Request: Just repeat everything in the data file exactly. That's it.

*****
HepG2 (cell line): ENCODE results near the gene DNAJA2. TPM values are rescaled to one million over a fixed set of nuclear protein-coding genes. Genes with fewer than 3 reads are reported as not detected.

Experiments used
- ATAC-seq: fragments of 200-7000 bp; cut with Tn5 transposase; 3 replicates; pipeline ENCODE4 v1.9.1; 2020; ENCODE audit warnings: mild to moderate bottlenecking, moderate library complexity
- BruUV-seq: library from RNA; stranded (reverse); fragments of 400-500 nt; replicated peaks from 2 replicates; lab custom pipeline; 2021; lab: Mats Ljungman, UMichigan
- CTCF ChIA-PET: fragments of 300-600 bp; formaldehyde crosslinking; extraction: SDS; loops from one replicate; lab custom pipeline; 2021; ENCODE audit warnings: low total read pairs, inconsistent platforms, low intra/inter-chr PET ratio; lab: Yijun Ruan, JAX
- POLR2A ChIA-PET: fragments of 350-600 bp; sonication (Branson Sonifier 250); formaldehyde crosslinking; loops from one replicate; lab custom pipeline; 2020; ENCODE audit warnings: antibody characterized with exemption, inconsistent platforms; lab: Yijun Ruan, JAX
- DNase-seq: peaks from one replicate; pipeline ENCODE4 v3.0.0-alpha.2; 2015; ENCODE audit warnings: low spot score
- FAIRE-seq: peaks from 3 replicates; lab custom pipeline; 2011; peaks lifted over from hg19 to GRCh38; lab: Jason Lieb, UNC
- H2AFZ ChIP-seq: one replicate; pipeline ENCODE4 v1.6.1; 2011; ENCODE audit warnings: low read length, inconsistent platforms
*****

HepG2 (cell line): ENCODE results near the gene DNAJA2. TPM values are rescaled to one million over a fixed set of nuclear protein-coding genes. Genes with fewer than 3 reads are reported as not detected.

Experiments used
- ATAC-seq: fragments of 200-7000 bp; cut with Tn5 transposase; 3 replicates; pipeline ENCODE4 v1.9.1; 2020; ENCODE audit warnings: mild to moderate bottlenecking, moderate library complexity
- BruUV-seq: library from RNA; stranded (reverse); fragments of 400-500 nt; replicated peaks from 2 replicates; lab custom pipeline; 2021; lab: Mats Ljungman, UMichigan
- CTCF ChIA-PET: fragments of 300-600 bp; formaldehyde crosslinking; extraction: SDS; loops from one replicate; lab custom pipeline; 2021; ENCODE audit warnings: low total read pairs, inconsistent platforms, low intra/inter-chr PET ratio; lab: Yijun Ruan, JAX
- POLR2A ChIA-PET: fragments of 350-600 bp; sonication (Branson Sonifier 250); formaldehyde crosslinking; loops from one replicate; lab custom pipeline; 2020; ENCODE audit warnings: antibody characterized with exemption, inconsistent platforms; lab: Yijun Ruan, JAX
- DNase-seq: peaks from one replicate; pipeline ENCODE4 v3.0.0-alpha.2; 2015; ENCODE audit warnings: low spot score
- FAIRE-seq: peaks from 3 replicates; lab custom pipeline; 2011; peaks lifted over from hg19 to GRCh38; lab: Jason Lieb, UNC
- H2AFZ ChIP-seq: one replicate; pipeline ENCODE4 v1.6.1; 2011; ENCODE audit warnings: low read length, inconsistent platforms